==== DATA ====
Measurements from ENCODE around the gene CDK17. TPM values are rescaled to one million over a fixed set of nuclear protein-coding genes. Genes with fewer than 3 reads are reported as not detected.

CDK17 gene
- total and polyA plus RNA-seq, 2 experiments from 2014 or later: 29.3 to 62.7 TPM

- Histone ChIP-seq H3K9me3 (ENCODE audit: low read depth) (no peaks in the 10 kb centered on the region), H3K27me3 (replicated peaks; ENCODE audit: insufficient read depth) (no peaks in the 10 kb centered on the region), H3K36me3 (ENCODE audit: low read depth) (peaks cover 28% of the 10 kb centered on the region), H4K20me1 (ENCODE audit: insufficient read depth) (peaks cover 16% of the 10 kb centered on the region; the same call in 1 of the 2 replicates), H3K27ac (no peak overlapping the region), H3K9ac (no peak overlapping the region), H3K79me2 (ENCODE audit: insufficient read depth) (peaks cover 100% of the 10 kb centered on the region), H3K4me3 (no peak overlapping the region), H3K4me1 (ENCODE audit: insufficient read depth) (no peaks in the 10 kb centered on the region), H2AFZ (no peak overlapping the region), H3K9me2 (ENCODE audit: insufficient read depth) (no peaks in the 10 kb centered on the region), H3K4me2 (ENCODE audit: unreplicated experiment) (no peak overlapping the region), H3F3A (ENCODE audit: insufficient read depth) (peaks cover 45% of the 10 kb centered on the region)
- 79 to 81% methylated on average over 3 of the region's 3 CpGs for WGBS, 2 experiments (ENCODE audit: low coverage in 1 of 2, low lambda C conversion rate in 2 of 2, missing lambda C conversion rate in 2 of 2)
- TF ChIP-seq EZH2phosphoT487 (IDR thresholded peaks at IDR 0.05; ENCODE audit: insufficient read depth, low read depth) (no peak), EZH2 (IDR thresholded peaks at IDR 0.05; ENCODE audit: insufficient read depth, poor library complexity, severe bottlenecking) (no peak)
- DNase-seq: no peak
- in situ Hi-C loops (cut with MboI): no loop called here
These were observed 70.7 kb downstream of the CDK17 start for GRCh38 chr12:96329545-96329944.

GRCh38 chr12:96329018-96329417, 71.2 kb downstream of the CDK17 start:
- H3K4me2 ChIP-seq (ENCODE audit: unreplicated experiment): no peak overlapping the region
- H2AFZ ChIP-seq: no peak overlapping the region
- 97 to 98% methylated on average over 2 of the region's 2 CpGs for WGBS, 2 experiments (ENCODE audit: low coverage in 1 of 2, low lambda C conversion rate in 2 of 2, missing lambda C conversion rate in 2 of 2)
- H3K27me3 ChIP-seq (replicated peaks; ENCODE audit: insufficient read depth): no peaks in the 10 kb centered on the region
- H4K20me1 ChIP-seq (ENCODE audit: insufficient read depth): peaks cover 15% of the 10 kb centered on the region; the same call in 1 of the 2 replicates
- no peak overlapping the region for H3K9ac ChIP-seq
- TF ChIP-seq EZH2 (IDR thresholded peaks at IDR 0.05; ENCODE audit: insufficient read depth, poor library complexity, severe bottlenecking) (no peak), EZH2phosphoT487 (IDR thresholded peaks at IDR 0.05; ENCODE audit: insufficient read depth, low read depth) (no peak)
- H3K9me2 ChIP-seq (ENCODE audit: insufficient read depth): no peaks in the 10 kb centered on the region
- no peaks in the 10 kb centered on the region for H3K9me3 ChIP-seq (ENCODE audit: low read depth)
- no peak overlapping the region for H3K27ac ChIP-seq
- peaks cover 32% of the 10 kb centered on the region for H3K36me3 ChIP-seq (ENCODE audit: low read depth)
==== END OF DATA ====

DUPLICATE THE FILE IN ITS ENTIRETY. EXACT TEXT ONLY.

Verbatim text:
Measurements from ENCODE around the gene CDK17. TPM values are rescaled to one million over a fixed set of nuclear protein-coding genes. Genes with fewer than 3 reads are reported as not detected.

CDK17 gene
- total and polyA plus RNA-seq, 2 experiments from 2014 or later: 29.3 to 62.7 TPM

- Histone ChIP-seq H3K9me3 (ENCODE audit: low read depth) (no peaks in the 10 kb centered on the region), H3K27me3 (replicated peaks; ENCODE audit: insufficient read depth) (no peaks in the 10 kb centered on the region), H3K36me3 (ENCODE audit: low read depth) (peaks cover 28% of the 10 kb centered on the region), H4K20me1 (ENCODE audit: insufficient read depth) (peaks cover 16% of the 10 kb centered on the region; the same call in 1 of the 2 replicates), H3K27ac (no peak overlapping the region), H3K9ac (no peak overlapping the region), H3K79me2 (ENCODE audit: insufficient read depth) (peaks cover 100% of the 10 kb centered on the region), H3K4me3 (no peak overlapping the region), H3K4me1 (ENCODE audit: insufficient read depth) (no peaks in the 10 kb centered on the region), H2AFZ (no peak overlapping the region), H3K9me2 (ENCODE audit: insufficient read depth) (no peaks in the 10 kb centered on the region), H3K4me2 (ENCODE audit: unreplicated experiment) (no peak overlapping the region), H3F3A (ENCODE audit: insufficient read depth) (peaks cover 45% of the 10 kb centered on the region)
- 79 to 81% methylated on average over 3 of the region's 3 CpGs for WGBS, 2 experiments (ENCODE audit: low coverage in 1 of 2, low lambda C conversion rate in 2 of 2, missing lambda C conversion rate in 2 of 2)
- TF ChIP-seq EZH2phosphoT487 (IDR thresholded peaks at IDR 0.05; ENCODE audit: insufficient read depth, low read depth) (no peak), EZH2 (IDR thresholded peaks at IDR 0.05; ENCODE audit: insufficient read depth, poor library complexity, severe bottlenecking) (no peak)
- DNase-seq: no peak
- in situ Hi-C loops (cut with MboI): no loop called here
These were observed 70.7 kb downstream of the CDK17 start for GRCh38 chr12:96329545-96329944.

GRCh38 chr12:96329018-96329417, 71.2 kb downstream of the CDK17 start:
- H3K4me2 ChIP-seq (ENCODE audit: unreplicated experiment): no peak overlapping the region
- H2AFZ ChIP-seq: no peak overlapping the region
- 97 to 98% methylated on average over 2 of the region's 2 CpGs for WGBS, 2 experiments (ENCODE audit: low coverage in 1 of 2, low lambda C conversion rate in 2 of 2, missing lambda C conversion rate in 2 of 2)
- H3K27me3 ChIP-seq (replicated peaks; ENCODE audit: insufficient read depth): no peaks in the 10 kb centered on the region
- H4K20me1 ChIP-seq (ENCODE audit: insufficient read depth): peaks cover 15% of the 10 kb centered on the region; the same call in 1 of the 2 replicates
- no peak overlapping the region for H3K9ac ChIP-seq
- TF ChIP-seq EZH2 (IDR thresholded peaks at IDR 0.05; ENCODE audit: insufficient read depth, poor library complexity, severe bottlenecking) (no peak), EZH2phosphoT487 (IDR thresholded peaks at IDR 0.05; ENCODE audit: insufficient read depth, low read depth) (no peak)
- H3K9me2 ChIP-seq (ENCODE audit: insufficient read depth): no peaks in the 10 kb centered on the region
- no peaks in the 10 kb centered on the region for H3K9me3 ChIP-seq (ENCODE audit: low read depth)
- no peak overlapping the region for H3K27ac ChIP-seq
- peaks cover 32% of the 10 kb centered on the region for H3K36me3 ChIP-seq (ENCODE audit: low read depth)